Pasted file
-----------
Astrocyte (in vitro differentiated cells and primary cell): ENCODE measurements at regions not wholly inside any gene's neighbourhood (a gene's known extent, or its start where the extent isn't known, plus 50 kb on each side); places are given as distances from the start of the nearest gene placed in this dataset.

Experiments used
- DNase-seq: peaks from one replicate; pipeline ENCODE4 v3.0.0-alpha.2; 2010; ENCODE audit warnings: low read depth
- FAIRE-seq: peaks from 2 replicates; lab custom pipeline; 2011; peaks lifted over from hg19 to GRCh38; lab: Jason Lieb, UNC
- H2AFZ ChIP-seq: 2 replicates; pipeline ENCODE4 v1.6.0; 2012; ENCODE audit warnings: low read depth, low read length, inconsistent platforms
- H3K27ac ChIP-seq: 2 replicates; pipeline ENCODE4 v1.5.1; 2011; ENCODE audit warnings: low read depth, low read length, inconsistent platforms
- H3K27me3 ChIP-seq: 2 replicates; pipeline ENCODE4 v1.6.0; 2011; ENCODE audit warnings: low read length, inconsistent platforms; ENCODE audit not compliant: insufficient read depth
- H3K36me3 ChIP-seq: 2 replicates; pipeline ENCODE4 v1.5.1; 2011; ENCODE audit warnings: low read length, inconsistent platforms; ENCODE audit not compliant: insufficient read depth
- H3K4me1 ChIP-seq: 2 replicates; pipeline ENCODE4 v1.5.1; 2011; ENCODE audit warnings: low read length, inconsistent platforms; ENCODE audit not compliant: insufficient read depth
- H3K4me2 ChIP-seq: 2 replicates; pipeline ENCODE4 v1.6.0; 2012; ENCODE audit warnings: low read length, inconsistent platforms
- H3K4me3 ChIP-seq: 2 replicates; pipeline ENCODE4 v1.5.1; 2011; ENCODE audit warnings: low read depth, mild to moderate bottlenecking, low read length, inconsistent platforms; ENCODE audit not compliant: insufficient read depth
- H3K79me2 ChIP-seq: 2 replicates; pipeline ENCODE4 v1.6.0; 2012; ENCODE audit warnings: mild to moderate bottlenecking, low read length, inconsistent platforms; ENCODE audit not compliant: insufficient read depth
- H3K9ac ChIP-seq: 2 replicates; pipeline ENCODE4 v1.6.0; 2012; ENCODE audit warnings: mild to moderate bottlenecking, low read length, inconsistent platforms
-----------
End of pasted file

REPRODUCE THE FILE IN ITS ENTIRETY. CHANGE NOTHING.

Astrocyte (in vitro differentiated cells and primary cell): ENCODE measurements at regions not wholly inside any gene's neighbourhood (a gene's known extent, or its start where the extent isn't known, plus 50 kb on each side); places are given as distances from the start of the nearest gene placed in this dataset.

Experiments used
- DNase-seq: peaks from one replicate; pipeline ENCODE4 v3.0.0-alpha.2; 2010; ENCODE audit warnings: low read depth
- FAIRE-seq: peaks from 2 replicates; lab custom pipeline; 2011; peaks lifted over from hg19 to GRCh38; lab: Jason Lieb, UNC
- H2AFZ ChIP-seq: 2 replicates; pipeline ENCODE4 v1.6.0; 2012; ENCODE audit warnings: low read depth, low read length, inconsistent platforms
- H3K27ac ChIP-seq: 2 replicates; pipeline ENCODE4 v1.5.1; 2011; ENCODE audit warnings: low read depth, low read length, inconsistent platforms
- H3K27me3 ChIP-seq: 2 replicates; pipeline ENCODE4 v1.6.0; 2011; ENCODE audit warnings: low read length, inconsistent platforms; ENCODE audit not compliant: insufficient read depth
- H3K36me3 ChIP-seq: 2 replicates; pipeline ENCODE4 v1.5.1; 2011; ENCODE audit warnings: low read length, inconsistent platforms; ENCODE audit not compliant: insufficient read depth
- H3K4me1 ChIP-seq: 2 replicates; pipeline ENCODE4 v1.5.1; 2011; ENCODE audit warnings: low read length, inconsistent platforms; ENCODE audit not compliant: insufficient read depth
- H3K4me2 ChIP-seq: 2 replicates; pipeline ENCODE4 v1.6.0; 2012; ENCODE audit warnings: low read length, inconsistent platforms
- H3K4me3 ChIP-seq: 2 replicates; pipeline ENCODE4 v1.5.1; 2011; ENCODE audit warnings: low read depth, mild to moderate bottlenecking, low read length, inconsistent platforms; ENCODE audit not compliant: insufficient read depth
- H3K79me2 ChIP-seq: 2 replicates; pipeline ENCODE4 v1.6.0; 2012; ENCODE audit warnings: mild to moderate bottlenecking, low read length, inconsistent platforms; ENCODE audit not compliant: insufficient read depth
- H3K9ac ChIP-seq: 2 replicates; pipeline ENCODE4 v1.6.0; 2012; ENCODE audit warnings: mild to moderate bottlenecking, low read length, inconsistent platforms